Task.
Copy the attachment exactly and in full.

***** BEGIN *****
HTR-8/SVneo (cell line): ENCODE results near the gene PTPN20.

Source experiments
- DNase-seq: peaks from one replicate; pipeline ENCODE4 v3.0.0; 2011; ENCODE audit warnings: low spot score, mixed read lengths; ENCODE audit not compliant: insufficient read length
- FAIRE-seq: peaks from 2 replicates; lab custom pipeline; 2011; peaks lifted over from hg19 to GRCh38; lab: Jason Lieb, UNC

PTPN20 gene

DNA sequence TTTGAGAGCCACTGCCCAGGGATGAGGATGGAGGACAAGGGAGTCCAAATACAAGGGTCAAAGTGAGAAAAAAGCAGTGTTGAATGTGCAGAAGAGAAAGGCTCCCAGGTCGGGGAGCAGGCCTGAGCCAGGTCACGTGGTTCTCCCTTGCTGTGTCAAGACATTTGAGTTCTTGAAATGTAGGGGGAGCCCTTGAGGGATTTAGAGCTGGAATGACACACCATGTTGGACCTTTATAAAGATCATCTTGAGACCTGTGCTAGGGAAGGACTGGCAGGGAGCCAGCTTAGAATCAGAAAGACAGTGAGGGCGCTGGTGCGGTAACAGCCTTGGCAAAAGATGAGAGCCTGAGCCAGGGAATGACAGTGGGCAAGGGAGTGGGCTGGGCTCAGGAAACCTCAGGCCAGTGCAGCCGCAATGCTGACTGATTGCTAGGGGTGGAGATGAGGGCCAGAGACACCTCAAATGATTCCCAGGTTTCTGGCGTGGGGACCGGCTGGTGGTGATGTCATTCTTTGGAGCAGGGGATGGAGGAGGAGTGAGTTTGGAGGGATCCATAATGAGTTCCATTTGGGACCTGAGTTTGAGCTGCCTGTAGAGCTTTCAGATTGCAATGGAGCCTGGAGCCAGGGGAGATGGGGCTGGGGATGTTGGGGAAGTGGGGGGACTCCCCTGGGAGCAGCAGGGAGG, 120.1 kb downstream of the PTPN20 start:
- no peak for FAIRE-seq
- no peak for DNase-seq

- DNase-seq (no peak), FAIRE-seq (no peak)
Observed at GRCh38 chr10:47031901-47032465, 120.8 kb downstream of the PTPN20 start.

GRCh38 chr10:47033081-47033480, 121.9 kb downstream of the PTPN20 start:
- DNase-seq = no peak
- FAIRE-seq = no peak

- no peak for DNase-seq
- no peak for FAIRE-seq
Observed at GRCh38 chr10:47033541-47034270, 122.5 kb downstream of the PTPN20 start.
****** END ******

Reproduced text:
HTR-8/SVneo (cell line): ENCODE results near the gene PTPN20.

Source experiments
- DNase-seq: peaks from one replicate; pipeline ENCODE4 v3.0.0; 2011; ENCODE audit warnings: low spot score, mixed read lengths; ENCODE audit not compliant: insufficient read length
- FAIRE-seq: peaks from 2 replicates; lab custom pipeline; 2011; peaks lifted over from hg19 to GRCh38; lab: Jason Lieb, UNC

PTPN20 gene

DNA sequence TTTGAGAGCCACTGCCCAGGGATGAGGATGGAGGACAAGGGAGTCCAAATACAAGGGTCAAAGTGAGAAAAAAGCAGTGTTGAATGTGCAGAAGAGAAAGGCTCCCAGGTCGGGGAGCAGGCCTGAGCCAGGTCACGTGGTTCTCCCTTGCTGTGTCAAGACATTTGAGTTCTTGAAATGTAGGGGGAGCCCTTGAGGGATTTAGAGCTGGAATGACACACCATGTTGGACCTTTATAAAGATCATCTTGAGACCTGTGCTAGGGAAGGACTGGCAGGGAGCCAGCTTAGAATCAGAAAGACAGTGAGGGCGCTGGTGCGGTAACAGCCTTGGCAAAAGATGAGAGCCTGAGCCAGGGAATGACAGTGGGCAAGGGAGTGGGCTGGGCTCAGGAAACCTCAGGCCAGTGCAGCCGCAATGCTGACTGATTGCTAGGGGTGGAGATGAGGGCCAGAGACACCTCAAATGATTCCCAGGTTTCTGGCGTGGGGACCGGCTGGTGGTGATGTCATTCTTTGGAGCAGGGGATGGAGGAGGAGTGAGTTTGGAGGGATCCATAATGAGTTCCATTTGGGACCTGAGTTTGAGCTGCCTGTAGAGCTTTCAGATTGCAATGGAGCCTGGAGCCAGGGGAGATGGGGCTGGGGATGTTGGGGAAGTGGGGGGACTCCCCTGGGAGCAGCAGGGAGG, 120.1 kb downstream of the PTPN20 start:
- no peak for FAIRE-seq
- no peak for DNase-seq

- DNase-seq (no peak), FAIRE-seq (no peak)
Observed at GRCh38 chr10:47031901-47032465, 120.8 kb downstream of the PTPN20 start.

GRCh38 chr10:47033081-47033480, 121.9 kb downstream of the PTPN20 start:
- DNase-seq = no peak
- FAIRE-seq = no peak

- no peak for DNase-seq
- no peak for FAIRE-seq
Observed at GRCh38 chr10:47033541-47034270, 122.5 kb downstream of the PTPN20 start.